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A large genus of shrubs or trees related to the honeysuckle family. Some species in the United States include the blackhaw, sheepberry, withe rod, and dockmackie.


(AN-57: dp. 1,275; 1. 194'6"; b. 37'0"; dr. 13'6"; s. 12.1 k.; cpl. 56; a. 1 3", 3 20mm.; cl. Ailanthus)


Viburnum (AN-57)—a wooden-hulled, net-laying ship—was originally classified as YN-76 when the ship's keel was laid on 9 December 1943 at Stockton, Calif., by the Pollock-Stockton Shipbuilding Co. Re-classified to AN-57 on 1 January 1944, the ship was launched on 26 April 1944; sponsored by Mrs. R. F. Chavin, the wife of Brigadier General R. F. Chavin, USA, the commanding officer of the United States Army's Stockton Ordnance Depot. Viburnum was commissioned at the Pol lock-Stockton yard on 2 June 1944, Lt. Benjamin A. Smith, USNR, in command.


After shakedown out of the Naval Net Depot, Tiburon Bay, Calif., and post-shakedown repairs and alterations at Long Beach, Viburnum departed Treasure Island, San Francisco, Calif., on 15 August, bound for Pearl Harbor with two high-speed sled targets in tow. The net-layer reached Pearl Harbor on 27 August, delivered her tows, and subsequently pushed on for Majuro, in the Marshall Islands, where she arrived on 15 September. Assigned to Service Squadron 10, Viburnum shifted to Ulithi, in the Carolines, soon thereafter.


On 28 October 1944, Viburnum was tending the net installation at Doa Channel, Ulithi. Late that morning, she picked up a net section from the depot ship Tus-cana (AKN-3) and proceeded to stretch a double net section early in the afternoon. At 1457, a sudden, violent explosion blew the port side of the forecastle deck upward, and the ship's commanding officer, Lt. Smith, ordered all hands to stand by to abandon ship. The blast had killed two men and blown a dozen others over the side. The latter were swiftly rescued by a boat from Volans (AKS-9). Arapahoe (ATF-68) came alongside Viburnum at 1550, joined shortly thereafter by Zuni (ATF-95) ; the latter consequently moored the stricken net-layer alongside the destroyer tender Dixie (AD-14) for a thorough check of the damage.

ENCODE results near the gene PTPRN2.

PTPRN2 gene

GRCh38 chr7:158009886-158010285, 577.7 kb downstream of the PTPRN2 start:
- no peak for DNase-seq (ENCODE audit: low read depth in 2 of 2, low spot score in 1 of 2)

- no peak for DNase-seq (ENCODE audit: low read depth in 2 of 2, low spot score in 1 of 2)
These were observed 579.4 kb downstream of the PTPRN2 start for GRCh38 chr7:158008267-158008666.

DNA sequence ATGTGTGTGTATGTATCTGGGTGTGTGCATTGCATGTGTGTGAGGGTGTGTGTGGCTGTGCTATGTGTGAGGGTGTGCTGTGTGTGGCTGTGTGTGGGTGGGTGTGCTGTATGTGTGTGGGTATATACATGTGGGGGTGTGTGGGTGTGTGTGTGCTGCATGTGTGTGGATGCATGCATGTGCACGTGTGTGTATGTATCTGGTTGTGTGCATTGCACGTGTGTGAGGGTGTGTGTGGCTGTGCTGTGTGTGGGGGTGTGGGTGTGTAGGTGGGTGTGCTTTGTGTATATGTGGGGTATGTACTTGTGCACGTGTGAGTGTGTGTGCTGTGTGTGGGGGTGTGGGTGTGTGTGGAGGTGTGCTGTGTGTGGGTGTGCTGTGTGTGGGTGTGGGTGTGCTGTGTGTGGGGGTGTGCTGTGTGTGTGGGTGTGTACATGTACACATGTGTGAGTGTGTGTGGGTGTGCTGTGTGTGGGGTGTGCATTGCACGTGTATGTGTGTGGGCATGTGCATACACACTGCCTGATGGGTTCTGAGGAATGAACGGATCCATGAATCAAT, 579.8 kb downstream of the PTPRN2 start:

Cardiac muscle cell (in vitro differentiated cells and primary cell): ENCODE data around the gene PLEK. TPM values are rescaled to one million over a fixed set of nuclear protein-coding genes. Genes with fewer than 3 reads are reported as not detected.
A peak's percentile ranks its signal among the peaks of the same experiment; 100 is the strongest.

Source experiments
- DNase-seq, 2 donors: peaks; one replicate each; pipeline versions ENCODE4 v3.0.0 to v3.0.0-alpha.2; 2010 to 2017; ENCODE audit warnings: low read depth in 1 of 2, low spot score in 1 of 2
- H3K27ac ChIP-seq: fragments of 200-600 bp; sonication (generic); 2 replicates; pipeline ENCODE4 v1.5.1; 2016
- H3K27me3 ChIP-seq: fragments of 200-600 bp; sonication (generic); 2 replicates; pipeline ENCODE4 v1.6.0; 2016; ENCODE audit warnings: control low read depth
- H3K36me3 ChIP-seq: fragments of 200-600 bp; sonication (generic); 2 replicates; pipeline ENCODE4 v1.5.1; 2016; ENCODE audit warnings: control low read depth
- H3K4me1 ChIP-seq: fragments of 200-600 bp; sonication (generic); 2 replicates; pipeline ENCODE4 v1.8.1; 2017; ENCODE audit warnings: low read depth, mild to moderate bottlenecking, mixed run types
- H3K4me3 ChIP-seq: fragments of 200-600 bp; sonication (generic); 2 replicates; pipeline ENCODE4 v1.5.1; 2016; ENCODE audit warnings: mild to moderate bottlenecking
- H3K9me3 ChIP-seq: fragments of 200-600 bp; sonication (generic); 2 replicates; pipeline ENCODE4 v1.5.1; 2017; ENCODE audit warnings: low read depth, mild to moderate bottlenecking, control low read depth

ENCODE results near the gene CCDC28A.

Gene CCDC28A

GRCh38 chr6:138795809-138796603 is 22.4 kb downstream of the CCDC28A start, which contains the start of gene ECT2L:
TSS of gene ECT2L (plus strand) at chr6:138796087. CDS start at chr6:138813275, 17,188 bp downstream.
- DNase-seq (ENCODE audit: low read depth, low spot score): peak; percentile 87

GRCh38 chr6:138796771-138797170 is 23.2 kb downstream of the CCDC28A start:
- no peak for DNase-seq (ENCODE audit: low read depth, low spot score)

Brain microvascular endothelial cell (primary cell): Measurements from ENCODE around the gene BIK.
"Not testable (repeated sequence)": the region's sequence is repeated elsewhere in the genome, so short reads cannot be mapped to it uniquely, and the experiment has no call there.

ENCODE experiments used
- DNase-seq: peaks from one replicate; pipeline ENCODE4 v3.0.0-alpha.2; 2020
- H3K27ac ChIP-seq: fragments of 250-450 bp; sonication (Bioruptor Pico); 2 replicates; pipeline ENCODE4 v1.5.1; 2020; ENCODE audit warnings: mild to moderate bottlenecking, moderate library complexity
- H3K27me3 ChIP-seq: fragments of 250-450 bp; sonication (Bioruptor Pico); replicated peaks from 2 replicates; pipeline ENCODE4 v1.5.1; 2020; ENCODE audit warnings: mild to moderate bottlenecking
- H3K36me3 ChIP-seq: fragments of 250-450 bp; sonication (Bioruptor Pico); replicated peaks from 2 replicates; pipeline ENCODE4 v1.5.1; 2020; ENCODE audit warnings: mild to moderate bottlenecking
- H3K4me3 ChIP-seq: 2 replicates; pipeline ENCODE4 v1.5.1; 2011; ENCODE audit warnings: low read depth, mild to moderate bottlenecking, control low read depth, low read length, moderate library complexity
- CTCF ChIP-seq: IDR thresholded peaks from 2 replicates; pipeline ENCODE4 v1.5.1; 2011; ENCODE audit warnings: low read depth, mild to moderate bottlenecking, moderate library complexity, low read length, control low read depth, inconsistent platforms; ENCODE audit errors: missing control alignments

The ensuing investigation revealed that a Japanese submarine mine had blown a hole in the starboard side of the ship extending 10 frames' length (from frame 10 to frame 20) and to a point within five feet of the main deck. The explosion had broken the keel, and the hole extended about eight feet up from the keel on the port side. In ensuing days, a work crew from ARB-6 cleared away the wreckage, and the ship's force recovered the bodies of the two men killed. From November 1944 to January 1945, Viburnum received repairs from Jason (ARH-1) and Vestal (AR-4) before she was docked in AFDL-32 and repaired enough to resume active operations about 9 February 1945.


Viburnum remained at Ulithi, performing limited harbor work in a protected harbor into the spring of 1945. She sailed for the west coast of the United States on 9 May, stopped briefly at Pearl Harbor en route, and arrived at San Francisco on 5 June. Due to the heavy workload on west coast yards for repairs to damaged combatant vessels, the Navy did not desire full restoration of Viburnum. Accordingly, the net-laying ship was decommissioned and placed in an "in-service" status on 12 July 1945. Viburnum was placed out of service on 3 January 1946, and her disposal was authorized on 17 January. Her name was struck from the Navy list on 21 January, and the former net-layer was transferred to the United States Maritime Commission on 12 August 1947. The vessel was simultaneously delivered to Walter K. Wilms and Co., at Suisun Bay, and was probably scrapped soon thereafter.